: The Major League Baseball Players Association (MLBPA) is very sensitive about salary arbitration, so if a player is victorious at an arbitration hearing and is awarded a contract by an arbitration panel and then is subsequently released by his club prior to or during Spring Training, the MLBPA will almost always file a grievance on behalf of the player, claiming the player was released for economic reasons only (which is not permitted), and asking that the released player receive 100% of his salary as termination pay. In that situation, a club would have to show (by submitting official Spring Training game stats) that the released player was out-performed in Spring Training games by another player (or players) competing for that roster spot.

 

Recent comments

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  • Agreed, but like with Garza, I am surprised that more managers don't try an exploit a clear weakness.

  • not sure either, but in most cases I imagine someone else can field it. And if you bunt it directly at him, he would have enough time to underhand toss it or just run it over?

    Today's bunt, he really, really didn't want to field it. Not sure if he lost it in his glove after that or just wasn't going to make the throw. It's not ideal obviously, yet still hasn't had any real impact on the team.

  • well, how long do keep pretending that a bunt hit well back to the pitcher that would be a double play for many pitchers isn't a "thing"? it's a story. it's not like it's a physical defect people are picking on.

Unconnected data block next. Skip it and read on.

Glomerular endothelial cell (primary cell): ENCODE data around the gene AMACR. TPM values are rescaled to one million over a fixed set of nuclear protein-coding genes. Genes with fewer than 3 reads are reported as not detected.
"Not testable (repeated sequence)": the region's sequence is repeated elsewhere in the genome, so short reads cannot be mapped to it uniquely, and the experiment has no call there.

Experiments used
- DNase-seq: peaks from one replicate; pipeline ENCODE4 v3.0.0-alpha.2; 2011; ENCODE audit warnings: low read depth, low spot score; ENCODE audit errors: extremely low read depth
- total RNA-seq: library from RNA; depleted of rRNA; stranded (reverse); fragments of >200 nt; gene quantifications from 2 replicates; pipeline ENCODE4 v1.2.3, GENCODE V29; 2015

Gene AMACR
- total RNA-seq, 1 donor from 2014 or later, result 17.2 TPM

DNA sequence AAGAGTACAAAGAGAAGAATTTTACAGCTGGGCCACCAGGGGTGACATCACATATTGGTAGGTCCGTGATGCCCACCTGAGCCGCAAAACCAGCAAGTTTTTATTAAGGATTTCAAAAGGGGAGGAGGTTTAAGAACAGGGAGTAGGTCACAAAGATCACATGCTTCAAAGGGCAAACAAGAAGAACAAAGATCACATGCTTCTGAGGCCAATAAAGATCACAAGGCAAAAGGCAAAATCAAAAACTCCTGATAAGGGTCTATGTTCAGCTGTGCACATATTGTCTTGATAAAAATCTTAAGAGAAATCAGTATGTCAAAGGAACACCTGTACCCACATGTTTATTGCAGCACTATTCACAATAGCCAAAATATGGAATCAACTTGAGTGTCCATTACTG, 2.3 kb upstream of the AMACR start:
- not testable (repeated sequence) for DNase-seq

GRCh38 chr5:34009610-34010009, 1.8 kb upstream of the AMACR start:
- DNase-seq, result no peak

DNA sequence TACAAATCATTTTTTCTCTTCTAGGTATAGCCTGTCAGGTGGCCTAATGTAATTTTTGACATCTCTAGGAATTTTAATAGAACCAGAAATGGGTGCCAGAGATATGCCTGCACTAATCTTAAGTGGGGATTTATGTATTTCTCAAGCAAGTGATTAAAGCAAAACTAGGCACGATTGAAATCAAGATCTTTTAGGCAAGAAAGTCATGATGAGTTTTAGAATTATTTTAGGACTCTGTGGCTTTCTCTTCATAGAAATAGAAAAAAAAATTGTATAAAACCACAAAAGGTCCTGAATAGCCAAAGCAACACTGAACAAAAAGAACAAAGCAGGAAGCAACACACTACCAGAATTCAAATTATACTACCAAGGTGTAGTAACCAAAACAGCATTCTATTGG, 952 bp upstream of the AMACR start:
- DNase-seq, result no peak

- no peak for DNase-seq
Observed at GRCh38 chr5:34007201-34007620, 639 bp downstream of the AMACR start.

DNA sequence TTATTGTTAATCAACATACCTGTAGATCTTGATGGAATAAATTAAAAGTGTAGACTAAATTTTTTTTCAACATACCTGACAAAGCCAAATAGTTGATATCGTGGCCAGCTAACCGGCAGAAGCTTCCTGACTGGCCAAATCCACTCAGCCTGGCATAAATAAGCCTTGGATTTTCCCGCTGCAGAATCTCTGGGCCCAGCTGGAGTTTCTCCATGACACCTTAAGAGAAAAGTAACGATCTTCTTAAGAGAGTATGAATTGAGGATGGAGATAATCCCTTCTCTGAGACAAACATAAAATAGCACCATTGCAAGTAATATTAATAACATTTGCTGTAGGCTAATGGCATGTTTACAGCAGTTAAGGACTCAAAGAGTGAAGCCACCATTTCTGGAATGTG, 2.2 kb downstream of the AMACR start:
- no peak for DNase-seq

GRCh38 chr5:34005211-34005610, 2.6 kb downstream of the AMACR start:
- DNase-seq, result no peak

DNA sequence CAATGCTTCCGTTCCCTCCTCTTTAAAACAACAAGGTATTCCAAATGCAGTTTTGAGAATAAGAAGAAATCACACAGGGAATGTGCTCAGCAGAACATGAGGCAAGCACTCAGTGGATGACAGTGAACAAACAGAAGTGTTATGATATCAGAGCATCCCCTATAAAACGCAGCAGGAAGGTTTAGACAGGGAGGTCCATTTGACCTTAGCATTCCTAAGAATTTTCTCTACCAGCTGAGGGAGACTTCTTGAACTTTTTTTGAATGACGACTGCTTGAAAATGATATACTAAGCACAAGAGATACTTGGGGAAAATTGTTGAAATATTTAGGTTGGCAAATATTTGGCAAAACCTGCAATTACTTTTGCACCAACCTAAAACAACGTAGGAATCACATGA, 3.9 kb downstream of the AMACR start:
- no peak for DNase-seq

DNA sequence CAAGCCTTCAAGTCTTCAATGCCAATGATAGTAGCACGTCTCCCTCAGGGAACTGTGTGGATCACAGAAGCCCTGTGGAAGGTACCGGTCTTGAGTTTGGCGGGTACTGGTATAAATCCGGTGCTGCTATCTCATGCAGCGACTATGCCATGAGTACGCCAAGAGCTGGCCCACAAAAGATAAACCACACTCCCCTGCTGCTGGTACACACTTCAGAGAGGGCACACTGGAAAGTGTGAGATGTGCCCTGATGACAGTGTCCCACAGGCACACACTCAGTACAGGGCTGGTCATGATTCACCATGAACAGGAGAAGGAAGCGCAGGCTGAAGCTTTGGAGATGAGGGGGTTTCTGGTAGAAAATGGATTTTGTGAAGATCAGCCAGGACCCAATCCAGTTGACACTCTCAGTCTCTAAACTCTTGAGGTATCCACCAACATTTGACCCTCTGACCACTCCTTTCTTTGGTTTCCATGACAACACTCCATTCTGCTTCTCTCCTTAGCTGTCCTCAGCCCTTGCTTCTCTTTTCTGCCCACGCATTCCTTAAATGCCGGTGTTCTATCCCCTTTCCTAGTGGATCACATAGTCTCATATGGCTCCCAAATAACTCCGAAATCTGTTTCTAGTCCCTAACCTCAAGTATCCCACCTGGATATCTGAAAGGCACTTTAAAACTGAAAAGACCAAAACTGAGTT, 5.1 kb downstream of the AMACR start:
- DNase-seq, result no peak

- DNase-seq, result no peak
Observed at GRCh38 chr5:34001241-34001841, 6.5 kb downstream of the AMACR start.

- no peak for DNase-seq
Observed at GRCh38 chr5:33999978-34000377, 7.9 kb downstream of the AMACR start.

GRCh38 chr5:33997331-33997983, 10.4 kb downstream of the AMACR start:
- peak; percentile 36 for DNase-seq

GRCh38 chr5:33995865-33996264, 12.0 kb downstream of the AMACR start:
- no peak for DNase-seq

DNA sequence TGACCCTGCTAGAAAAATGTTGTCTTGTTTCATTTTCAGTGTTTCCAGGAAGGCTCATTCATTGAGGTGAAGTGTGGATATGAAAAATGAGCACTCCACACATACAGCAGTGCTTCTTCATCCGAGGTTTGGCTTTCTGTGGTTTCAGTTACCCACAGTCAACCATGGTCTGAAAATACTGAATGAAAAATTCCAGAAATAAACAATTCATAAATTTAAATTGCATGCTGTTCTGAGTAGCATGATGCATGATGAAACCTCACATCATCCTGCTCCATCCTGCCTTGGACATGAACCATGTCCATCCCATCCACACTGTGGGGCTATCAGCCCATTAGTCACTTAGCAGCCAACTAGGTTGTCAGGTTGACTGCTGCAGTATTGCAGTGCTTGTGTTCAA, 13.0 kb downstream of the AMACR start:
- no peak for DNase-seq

no one gave chuck knoblauch a pass when he lost the ability to throw a ball to 1st.

    it's a unique curiosity for a guy who throws a ball on a professional level for a living.

  • CB Bucknor behind the plate...he is and will continue to always be awful.

  • Not sure why teams don't bunt more often against him.

  • To be fair he also had a strike 3 called a ball.

  • Tomorrow's Sun-Times Headline after Lester's 1 ER, 10 K effort. "150M Lester Fails to Field Sac Bunt."

  • Yeah, I saw that. Gotta love being a pitcher and getting that "several inches off the inside corner" called as a strike.

  • LESTER ESCAPES! no runs after bases loaded, 0 out!

    30 pitch inning.

  • he just got a gift on that 2nd K...sides have shifted in a patented lester 4-5 out inning.

    ...and holy crap, that 2nd strike call on markasis. wow. that was gift wrapped.

  • Whew. Lester v Braves + Umpires. Umpires are threatening this inning...

  • ruh roh, 24-hour Lester YIPS narratives coming at you after that failed attempt to field a bunt. Time to log off.

  • holy shit lester...just that. wow.

    double play ball turns into a single out play which turns into 0 outs...and lester is left holding the ball while the bases go loaded with 0 outs.

  • plenty of time to get back, didn't pick up the ball or maybe he thought it might drop, but it was a pretty lazy pop fly.

  • Sounded like a failed hit-and-run, though?

  • Fowler's TOOTBLAN does not go unnoticed. That was some boneheaded base running.